Having the camper to come back to every night gave me a substantially different experience of riding these long deserted stretches than a self supporting bike tourer would have. The occasional small bear on the side of the road was merely cute, not a criteria to be considered for choosing the night's camping spot. For me this was a very controlled ride, almost like the ride on a cycling track. I had my own lane of traffic. On the whole Yellowhead Highway (to Prince George) it disappeared only once, and that was on the stretch between McBride and Tete Jaune (not counting the times when it is sacrificed for a passing lane). The wide shoulder is the most endearing aspect of western Canada to the cyclist. On these rides I oriented myself with the help of tiny letter signs next to the road, signs hanging from metal posts, almost like a bus stop sign. They contained names like "Lunate Creek", "Verna Creek", "Vama Creek". After 40 miles I picked a Creek to turn around and camped at one of the many spots on the 40 miles surveyed by bicycle. Back before McBride the light was filtered through soft clouds, the temperature modified by gentle breezes humidified by the forest. But now on the Central Plateau it was getting downright hot and cloudless. My radio informed me that 945 forest fighters were engaged in fighting 377 forest fires. That makes 2.506 fire fighters per forest fire - not very good odds.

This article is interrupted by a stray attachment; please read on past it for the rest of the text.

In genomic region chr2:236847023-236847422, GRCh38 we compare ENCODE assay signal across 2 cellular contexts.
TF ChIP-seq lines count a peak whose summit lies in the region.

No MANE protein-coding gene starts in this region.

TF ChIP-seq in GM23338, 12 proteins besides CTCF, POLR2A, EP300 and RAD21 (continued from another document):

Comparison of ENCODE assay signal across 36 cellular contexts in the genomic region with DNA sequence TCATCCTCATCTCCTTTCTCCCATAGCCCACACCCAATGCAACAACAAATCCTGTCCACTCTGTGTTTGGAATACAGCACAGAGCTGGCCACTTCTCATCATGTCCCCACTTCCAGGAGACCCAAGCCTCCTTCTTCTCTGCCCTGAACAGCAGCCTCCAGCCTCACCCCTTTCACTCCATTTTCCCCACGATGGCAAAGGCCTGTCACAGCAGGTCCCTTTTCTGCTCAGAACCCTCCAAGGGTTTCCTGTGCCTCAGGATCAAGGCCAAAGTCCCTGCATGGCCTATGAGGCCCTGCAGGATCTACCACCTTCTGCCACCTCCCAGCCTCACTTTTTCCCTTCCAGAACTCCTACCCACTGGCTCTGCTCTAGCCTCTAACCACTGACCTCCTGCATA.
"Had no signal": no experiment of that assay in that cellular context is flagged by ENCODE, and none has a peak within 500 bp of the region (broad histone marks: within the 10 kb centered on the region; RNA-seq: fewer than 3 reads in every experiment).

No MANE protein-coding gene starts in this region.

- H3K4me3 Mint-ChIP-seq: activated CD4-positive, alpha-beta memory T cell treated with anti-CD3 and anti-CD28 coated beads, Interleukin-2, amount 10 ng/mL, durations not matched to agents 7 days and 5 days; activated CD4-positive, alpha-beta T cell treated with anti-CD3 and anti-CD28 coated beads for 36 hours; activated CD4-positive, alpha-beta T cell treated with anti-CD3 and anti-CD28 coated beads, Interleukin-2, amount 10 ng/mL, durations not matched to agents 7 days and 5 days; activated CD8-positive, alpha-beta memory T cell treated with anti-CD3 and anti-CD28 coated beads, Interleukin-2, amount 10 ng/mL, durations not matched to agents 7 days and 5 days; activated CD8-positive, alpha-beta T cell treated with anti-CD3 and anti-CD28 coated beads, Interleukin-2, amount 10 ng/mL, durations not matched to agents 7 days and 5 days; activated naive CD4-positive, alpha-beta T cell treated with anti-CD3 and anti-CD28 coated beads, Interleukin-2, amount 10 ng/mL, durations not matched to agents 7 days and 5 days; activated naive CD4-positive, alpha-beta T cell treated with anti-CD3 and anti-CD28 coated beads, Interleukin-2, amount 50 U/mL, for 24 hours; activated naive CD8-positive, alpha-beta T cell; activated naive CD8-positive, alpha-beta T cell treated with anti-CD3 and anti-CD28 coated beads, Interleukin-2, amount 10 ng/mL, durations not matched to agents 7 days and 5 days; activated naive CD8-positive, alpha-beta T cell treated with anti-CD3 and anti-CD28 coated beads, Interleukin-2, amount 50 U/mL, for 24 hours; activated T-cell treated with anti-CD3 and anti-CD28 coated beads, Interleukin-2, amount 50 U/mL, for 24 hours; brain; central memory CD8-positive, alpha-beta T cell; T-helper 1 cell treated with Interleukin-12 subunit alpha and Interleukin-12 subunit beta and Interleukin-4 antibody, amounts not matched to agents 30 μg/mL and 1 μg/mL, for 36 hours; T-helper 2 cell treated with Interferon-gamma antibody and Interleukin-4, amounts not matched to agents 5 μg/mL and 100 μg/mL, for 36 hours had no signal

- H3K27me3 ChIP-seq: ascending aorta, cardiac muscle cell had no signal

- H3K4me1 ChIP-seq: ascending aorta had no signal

It had been three weeks since the last real large Canadian town, Canmore. Sure, there was Banff and Jasper and the mini strip mall surrounded by monster RVs in Louise Lake. But these tourist enclaves inside national parks are something different than real Canadian towns. There was also little charming McBride. After all those trees and miles large Prince George came as a surprise. There is life in West Central BC after all. Even without trying, I located two Chinese restaurants with buffets, one large grocery super market, a multi function market resembling a WallMart, only here it's called the London drugstore, a new and a used book store. There's even a hint of old English elegance at a meticulously manicured Connaught Park overlooking the town.

But it wasn't until the next day when I rode out of Prince George's west side that I saw the real face of the Prince. A veritable showcase of big box stores stretched along the road toward the other price, Prince Rupert. Just when you think after Wall Mart and Home Depot there can be no more, appears  the "Canadian Superstore" with flags a blazin', followed by yet other big boxes. Somewhere in between the many lanes of heavy traffic and big box commerce was an explanation for its existence, "Prince George, 83000 inhabitants" read a large wooden sign.

I can picture the two women from Penny, pushing shopping carts through endless caverns of Superstores, then transferring the loot to the little boat on the Fraser, to take it back to their community of 11 inhabitants without a road.

The world beyond Prince George